And his game is golf, every week, all the time
    as long as the club is his own, on our dime;
    we taxpayers pay for his every vacation,
    while he undoes the core and the laws of our nation.

    His fans, they adore him. We lefties are stupid,
    they say, but it’s they who are loopid,
    repeating the same mistakes time and again.
    Fool me twice, shame on me — but they’re up to ten.

      • Rebecca P Jessup

        The meter, sir, is dactyllic dimeter, which slips into trimeter in the second stanza. And although I’m a little more broad than I was when I was younger, I’m not A broad. Nor am I abroad, although this administration makes that look more tempting all the time. Thanks so much for your cogent response, as well thought out as his policies.

  5. Joseph S. Salemi

    Get your tit out of the wringer, Becky. First off, you opening quatrain is in a four-stress meter, so it cannot be “dimeter.”

    HAIR of orANGutan, VOICE of a LOON

    Those are three dactyls, following by a single stress.

    If you’re tempted to go abroad permanently, try Sweden, Cuba, North Korea, or Venezuela. I’m sure they’d all be to your taste.

    • Rebecca P Jessup

      HAIR of oRANGutan, VOICE of a LOON —

      You are RIGHT!, 3 dactyls, and a final stressed syllable. My mistake. And I grant you that the meter is sometimes weak.

      There is a vast difference between Sweden and North Korea — and I don’t mean geographically. The secrecy around North Korea is a near-total blackout, so all we can know is what we learn from those few who escape. It sounds like a living hell. (Ref: The Orphan Master’s Son: )
      Sweden, on the other hand, is an extremely healthy nation. My nephew has lived there for years. They have better education, longer life expectancy, universal health coverage, FAR less violent crime, lower infant mortality. Yes, and they pay high taxes and thus have lower, but adequate, take-home pay. They have much more free time, and much less of a class divide than we have here. (They don’t have gazillionaires, although they have enough capitalistic ambition to have given the world Ikea and the Volvo, inter alia.) Their attitude toward global warming is grounded in science, and they work actively on reducing pollution on a number of fronts. They don’t have an enormous military budget, and they don’t start or participate in wars, for the most part. They are having to close some of their prisons because they don’t have that many prisoners. Their climate is no rougher than mine, in Maine. I am an American, born here, have always lived here and probably always will — but really, what is so awful about how Sweden works?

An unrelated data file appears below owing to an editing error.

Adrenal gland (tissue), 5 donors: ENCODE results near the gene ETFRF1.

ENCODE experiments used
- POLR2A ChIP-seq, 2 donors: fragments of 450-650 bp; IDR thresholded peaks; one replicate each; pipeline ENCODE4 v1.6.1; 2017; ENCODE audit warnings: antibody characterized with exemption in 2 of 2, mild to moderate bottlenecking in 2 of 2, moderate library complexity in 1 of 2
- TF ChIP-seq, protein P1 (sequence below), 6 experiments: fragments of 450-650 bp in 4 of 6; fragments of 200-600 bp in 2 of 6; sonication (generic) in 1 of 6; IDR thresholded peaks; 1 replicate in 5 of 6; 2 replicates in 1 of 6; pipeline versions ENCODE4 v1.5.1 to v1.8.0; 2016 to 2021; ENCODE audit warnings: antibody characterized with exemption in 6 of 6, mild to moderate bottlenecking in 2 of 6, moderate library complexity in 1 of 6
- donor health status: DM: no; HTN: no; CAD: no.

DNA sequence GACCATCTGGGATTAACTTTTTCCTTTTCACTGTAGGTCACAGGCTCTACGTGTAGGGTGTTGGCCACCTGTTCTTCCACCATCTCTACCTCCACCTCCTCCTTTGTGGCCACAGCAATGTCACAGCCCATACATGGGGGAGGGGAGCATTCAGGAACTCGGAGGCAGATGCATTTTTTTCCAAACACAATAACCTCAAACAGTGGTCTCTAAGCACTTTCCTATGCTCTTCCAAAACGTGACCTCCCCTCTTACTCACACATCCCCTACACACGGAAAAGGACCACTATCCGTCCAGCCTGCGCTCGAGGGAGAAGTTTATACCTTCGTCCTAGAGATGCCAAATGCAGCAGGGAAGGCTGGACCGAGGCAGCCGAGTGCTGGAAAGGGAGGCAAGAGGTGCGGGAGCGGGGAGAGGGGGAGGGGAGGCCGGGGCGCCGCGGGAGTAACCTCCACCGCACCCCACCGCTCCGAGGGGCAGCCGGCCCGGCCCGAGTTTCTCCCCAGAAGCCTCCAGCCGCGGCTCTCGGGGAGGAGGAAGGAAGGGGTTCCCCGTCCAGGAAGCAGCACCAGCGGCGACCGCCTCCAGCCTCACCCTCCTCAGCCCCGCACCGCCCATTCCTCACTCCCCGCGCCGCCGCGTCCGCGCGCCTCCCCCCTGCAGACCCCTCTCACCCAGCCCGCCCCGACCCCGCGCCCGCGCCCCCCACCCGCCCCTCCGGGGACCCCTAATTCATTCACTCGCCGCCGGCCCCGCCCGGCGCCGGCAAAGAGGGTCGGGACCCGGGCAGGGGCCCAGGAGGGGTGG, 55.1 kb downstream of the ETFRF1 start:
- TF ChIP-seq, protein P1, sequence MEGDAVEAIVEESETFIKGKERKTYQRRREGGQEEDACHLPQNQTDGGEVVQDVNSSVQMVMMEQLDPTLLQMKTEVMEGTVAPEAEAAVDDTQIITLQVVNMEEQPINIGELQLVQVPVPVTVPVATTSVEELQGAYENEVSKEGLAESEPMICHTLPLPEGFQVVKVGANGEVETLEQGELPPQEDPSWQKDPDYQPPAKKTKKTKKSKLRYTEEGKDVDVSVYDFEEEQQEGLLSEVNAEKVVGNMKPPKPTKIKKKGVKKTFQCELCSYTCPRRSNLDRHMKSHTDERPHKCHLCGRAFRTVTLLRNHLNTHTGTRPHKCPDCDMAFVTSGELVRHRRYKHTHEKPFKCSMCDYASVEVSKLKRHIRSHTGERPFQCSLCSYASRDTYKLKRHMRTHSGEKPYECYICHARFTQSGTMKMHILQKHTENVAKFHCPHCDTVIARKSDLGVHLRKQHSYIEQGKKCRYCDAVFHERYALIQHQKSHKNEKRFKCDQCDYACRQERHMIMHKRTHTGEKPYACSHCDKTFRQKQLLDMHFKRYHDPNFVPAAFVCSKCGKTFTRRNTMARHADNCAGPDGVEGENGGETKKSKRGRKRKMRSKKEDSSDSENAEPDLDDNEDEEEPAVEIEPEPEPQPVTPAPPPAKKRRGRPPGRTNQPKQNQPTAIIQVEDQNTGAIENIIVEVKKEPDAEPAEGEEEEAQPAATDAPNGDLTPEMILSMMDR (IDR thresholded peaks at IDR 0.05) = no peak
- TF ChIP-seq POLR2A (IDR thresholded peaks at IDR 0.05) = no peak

• Evan Mantyk

        We just had a family staying with us from Sweden. Everything works fine on the surface but they say that there is a very depressing and dark undercurrent. People feel trapped. They also feel that their culture has been drained and they have lost their freedom. Any talk of God can get you in trouble. The problems are there festering and getting worse because of socialism. Sweden is not a model. Social problems, which all societies have, only have one solution there, more laws, more socialism, more mindless bureaucracy. Socialism is by its nature the first step toward communism. They get sick of the people who can’t shake God and traditional views and they take out their problems on them. Go to China. Live there. That is socialism.

      • Rebecca P Jessup

        In my nephew’s experience, there’s a long church tradition in Sweden, and it isn’t dying out any faster than traditional churches are tending to die out here — which is steadily and increasingly. No one is punished or looked down on for going to church in Sweden that I’ve heard of. There’s also a small but strong masonic presence, which is religious as well as civic. As for depression, northern climates where there is little sunlight for many months tend to have higher rates of depression. I don’t know that socialism has had any effect on that. I live in Maine, and we see some of that here. Denmark usually ranks as the happiest nation in the world, and they are definitely socialists.
        I am not trying to insult anyone who sees things in a different light. I would hope that dialogues across political / social lines can be kept civil and rational.